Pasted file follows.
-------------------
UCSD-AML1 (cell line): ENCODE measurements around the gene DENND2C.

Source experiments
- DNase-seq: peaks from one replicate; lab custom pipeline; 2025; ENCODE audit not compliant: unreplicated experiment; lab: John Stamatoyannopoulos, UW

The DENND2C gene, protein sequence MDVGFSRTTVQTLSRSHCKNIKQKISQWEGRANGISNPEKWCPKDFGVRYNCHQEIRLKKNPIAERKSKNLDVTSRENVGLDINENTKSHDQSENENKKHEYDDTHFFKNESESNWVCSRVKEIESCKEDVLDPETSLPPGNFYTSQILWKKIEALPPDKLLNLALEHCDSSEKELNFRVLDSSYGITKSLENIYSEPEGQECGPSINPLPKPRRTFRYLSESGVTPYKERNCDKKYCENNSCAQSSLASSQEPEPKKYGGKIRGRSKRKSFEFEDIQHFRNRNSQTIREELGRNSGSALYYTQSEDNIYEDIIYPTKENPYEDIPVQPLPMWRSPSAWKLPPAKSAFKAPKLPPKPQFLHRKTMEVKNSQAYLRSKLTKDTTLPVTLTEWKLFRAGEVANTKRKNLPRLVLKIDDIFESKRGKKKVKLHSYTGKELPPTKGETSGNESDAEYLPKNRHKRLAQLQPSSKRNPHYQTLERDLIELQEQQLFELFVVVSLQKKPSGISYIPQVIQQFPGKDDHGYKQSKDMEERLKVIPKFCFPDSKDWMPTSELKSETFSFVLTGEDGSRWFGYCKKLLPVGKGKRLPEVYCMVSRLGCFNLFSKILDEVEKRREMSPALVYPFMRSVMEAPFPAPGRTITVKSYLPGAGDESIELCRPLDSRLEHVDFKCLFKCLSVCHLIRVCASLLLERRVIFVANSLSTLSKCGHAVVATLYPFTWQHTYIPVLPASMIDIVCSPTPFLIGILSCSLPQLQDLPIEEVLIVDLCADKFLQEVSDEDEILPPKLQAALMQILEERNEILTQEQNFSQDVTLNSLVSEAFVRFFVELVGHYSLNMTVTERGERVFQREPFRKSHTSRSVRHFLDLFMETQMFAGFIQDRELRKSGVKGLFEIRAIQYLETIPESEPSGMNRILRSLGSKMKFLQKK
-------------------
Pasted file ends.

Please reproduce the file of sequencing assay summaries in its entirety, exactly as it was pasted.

UCSD-AML1 (cell line): ENCODE measurements around the gene DENND2C.

Source experiments
- DNase-seq: peaks from one replicate; lab custom pipeline; 2025; ENCODE audit not compliant: unreplicated experiment; lab: John Stamatoyannopoulos, UW

The DENND2C gene, protein sequence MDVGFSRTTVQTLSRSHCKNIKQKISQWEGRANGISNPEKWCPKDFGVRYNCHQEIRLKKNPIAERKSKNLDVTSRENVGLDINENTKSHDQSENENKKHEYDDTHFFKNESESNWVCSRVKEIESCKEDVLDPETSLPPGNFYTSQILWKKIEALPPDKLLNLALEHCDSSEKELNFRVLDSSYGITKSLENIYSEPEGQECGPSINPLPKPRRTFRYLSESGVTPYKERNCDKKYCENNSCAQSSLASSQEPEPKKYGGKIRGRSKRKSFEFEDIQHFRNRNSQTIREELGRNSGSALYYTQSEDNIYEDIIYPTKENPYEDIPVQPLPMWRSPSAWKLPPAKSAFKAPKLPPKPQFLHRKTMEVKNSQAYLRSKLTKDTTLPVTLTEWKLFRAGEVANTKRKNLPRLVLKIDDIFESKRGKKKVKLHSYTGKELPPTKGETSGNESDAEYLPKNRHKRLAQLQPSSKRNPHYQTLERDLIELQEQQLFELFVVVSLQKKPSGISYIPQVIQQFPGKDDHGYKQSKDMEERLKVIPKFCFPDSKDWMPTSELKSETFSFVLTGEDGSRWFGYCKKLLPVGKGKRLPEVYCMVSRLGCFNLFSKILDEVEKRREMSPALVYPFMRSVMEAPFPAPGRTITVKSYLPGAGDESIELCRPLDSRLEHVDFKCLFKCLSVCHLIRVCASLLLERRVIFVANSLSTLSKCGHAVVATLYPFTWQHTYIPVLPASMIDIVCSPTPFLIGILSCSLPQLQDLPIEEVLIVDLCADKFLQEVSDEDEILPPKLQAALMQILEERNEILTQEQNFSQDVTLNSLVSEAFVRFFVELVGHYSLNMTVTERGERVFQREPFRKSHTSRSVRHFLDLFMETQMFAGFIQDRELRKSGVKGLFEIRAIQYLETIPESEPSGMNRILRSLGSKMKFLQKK